One last thing, depending on your insurance company, your doctor may write a prescription for a wig, and it may be covered by insurance. However, my insurance didn’t pay for it. I found the wigs in this catalog were far more reasonably priced than the one I purchased at a local wig shoppe. Returns can be made if the hairpiece hasn’t been worn, and it is returned promptly.

      I have been totally satisfied with the hair pieces that I have ordered. And no, I don’t own any stock in this company! Hope this information helps.” (Billy22’s wife)

      Below are helpful web links from ChemoCare.com that will inform you as to the side effects of these two chemo drugs.

      1. http://chemocare.com/chemotherapy/drug-info/

      Chemotherapy Drugs and Drugs often used During Chemotherapy Home Page

      2. http://chemocare.com/chemotherapy/drug-info/carboplatin.aspx

      Web link for how Carboplatin is administered and its accompanying side effects

      3. http://chemocare.com/chemotherapy/side-effects/hair-loss-and-chemotherapy.aspx

      “…Hair Loss and Chemotherapy


      What is hair loss and how is chemotherapy related?
      •Believe it or not, hair loss (alopecia) due to chemotherapy is one of the most distressing side effects of chemo treatments.
      •Hair loss happens because the chemotherapy affects all cells in the body, not just the cancer cells. The lining of the mouth, stomach, and the hair follicles are especially sensitive because those cells multiply rapidly just like the cancer cells. The difference is that the normal cells will repair themselves, making these side effects temporary.
      •Hair loss does not occur with all chemotherapy. Whether or not your hair remains as it is, thins or falls out, depends on the drugs and dosages.
      •Hair loss may occur as early as the second or third week after the first cycle of chemotherapy, although it may not happen until after the second cycle of chemotherapy.
      •Hair loss can be sudden or slow.
      •You may lose all of your hair or just some of it.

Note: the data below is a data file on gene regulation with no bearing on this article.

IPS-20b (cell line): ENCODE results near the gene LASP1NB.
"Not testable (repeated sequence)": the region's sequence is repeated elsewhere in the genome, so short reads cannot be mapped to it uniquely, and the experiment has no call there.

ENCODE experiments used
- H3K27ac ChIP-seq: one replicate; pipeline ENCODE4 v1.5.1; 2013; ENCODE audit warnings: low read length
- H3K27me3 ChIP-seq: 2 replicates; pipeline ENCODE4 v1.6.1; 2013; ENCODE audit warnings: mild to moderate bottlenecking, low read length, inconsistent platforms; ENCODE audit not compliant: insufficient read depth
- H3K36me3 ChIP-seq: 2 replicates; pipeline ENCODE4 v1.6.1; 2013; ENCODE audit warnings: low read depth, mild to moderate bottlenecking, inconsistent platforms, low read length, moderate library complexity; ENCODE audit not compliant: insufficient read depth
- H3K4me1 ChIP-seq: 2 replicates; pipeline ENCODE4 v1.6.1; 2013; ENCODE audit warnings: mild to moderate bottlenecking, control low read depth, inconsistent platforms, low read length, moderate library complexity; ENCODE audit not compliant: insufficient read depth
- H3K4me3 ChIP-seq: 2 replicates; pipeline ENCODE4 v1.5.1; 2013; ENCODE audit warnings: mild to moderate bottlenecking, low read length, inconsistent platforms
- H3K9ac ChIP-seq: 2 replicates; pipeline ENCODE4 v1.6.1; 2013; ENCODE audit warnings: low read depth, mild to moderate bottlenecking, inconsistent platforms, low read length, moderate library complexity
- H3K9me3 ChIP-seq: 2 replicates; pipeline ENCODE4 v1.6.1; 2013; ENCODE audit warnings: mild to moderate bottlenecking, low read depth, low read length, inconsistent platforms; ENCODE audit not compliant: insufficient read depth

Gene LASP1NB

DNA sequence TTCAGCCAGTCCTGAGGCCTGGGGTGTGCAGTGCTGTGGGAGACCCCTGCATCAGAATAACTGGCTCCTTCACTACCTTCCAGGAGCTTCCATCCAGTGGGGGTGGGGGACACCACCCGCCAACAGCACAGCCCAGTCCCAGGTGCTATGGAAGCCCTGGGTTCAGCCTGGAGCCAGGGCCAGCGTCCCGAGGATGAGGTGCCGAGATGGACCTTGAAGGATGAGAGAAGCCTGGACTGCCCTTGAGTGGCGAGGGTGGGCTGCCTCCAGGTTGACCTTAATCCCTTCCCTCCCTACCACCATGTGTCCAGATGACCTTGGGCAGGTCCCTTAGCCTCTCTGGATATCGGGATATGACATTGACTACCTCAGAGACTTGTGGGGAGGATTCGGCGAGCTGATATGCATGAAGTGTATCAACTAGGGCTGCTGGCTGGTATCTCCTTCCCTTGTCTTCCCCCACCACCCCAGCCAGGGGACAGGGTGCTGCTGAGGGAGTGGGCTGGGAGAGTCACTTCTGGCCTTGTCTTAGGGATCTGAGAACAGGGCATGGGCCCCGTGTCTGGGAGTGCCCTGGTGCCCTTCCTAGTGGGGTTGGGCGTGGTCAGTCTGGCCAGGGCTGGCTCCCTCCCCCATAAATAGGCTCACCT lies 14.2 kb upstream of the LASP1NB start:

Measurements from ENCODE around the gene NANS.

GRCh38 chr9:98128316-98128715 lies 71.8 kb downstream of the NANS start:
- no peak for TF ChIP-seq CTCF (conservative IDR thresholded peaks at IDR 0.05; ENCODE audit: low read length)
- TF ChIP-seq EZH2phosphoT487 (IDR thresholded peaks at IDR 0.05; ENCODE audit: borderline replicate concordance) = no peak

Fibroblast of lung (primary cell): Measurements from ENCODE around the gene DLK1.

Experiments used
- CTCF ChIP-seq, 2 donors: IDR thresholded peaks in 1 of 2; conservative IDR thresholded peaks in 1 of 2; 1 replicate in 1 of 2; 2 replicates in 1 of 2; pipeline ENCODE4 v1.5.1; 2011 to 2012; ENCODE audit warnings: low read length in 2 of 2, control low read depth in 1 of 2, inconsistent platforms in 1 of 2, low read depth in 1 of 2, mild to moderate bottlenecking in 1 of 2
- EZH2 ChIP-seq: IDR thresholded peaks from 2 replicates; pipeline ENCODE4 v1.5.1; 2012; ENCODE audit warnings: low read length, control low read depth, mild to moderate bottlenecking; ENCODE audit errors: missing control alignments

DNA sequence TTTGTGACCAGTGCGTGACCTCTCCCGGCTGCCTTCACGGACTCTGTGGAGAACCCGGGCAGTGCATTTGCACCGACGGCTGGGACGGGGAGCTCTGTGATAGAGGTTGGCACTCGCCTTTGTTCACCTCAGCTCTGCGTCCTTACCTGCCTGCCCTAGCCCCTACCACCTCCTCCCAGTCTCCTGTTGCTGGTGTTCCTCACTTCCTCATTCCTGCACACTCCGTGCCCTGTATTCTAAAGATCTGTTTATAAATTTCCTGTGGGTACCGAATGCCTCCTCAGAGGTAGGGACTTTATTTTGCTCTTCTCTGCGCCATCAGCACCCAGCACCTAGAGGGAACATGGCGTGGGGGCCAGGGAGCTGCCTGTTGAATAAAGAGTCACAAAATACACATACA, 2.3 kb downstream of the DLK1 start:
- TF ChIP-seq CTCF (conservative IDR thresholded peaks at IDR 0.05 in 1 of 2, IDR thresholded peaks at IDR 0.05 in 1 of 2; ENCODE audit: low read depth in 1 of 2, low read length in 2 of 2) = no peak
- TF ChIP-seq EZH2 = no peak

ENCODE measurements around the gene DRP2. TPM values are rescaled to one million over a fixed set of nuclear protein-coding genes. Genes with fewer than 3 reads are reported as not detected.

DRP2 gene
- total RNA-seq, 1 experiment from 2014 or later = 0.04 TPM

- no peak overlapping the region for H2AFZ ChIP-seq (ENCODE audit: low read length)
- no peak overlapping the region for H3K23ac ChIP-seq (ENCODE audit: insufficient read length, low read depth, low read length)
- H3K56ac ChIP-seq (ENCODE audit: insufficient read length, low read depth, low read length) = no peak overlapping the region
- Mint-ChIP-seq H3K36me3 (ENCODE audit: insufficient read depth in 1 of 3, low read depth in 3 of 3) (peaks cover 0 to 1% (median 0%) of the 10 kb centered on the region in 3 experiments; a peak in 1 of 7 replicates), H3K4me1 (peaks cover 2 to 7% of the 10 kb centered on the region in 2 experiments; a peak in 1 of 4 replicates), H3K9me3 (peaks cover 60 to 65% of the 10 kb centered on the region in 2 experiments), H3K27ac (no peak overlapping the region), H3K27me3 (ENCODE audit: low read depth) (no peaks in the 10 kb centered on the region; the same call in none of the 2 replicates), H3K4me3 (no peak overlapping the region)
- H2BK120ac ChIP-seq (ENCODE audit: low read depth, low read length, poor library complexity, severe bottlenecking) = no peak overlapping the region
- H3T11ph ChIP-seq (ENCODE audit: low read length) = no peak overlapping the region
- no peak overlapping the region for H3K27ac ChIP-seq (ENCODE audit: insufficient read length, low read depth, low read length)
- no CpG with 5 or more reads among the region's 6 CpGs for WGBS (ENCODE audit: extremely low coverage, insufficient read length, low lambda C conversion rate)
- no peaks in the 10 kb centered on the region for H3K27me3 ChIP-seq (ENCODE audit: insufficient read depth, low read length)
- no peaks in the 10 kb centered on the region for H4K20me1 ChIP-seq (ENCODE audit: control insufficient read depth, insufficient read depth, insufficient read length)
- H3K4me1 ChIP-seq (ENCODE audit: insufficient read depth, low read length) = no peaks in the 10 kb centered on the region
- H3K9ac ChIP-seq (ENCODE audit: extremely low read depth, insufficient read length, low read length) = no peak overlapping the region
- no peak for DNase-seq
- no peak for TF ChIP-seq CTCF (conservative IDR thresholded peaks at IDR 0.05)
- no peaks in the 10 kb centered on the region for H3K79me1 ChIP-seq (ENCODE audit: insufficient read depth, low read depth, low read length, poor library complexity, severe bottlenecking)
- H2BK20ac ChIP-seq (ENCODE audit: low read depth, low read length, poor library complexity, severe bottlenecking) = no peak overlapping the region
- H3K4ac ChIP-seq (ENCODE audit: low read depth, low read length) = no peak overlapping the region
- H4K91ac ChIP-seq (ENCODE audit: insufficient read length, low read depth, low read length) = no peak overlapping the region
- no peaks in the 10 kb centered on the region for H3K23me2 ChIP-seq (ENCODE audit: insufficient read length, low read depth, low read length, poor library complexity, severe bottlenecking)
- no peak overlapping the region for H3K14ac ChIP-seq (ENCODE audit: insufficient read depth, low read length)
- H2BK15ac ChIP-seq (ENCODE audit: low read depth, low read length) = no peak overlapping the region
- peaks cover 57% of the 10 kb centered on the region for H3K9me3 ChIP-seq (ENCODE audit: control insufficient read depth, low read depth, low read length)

•Often it comes out in clumps rather than an even pattern.
      •It is common for hair loss to include hair that grows anywhere including eyelashes, eyebrows, and even pubic hair.

      In almost all cases of chemotherapy-induced hair loss, your hair will resume growth after treatments.
      •It may take from three to six months after therapy is completed or it may start growing back while you are still receiving chemotherapy. Be prepared for your "new" hair to possibly have a slightly different color, texture, or curl.

      Can you prevent hair loss during chemo treatments?

      Through the years, attempts have been made to reduce hair loss by using tight bands or ice caps. While these techniques may reduce hair loss by reducing blood flow to the scalp and limiting chemotherapy exposure to hair follicles, there is a theoretical concern that this could reduce the effectiveness of treatment in that area.

      What can be done to manage hair loss due to chemotherapy?

      Management of hair loss focuses on your own comfort, or discomfort with baldness and on keeping your head warm if you live in a cool climate, as well as protection from the sun. The following are options to consider, the best option is the one that is most comfortable for you:
      •Short hair - Cut your hair short if you are expecting hair loss during chemotherapy. Since hair often does not fall out evenly, some find losing short hair is less distressing. Some people shave their heads once the hair begins to fall out.
      •Wigs - If you are interested in purchasing a wig, the best time to do this is before you lose any hair. This helps the stylist create the best match. Many insurance companies will pay for a wig, so be sure you have it written as a prescription from your doctor (usually written as "cranial prosthesis"). There are wig stylists who specialize in wigs for alopecia (hair loss). Check your yellow pages or ask at the doctor's office.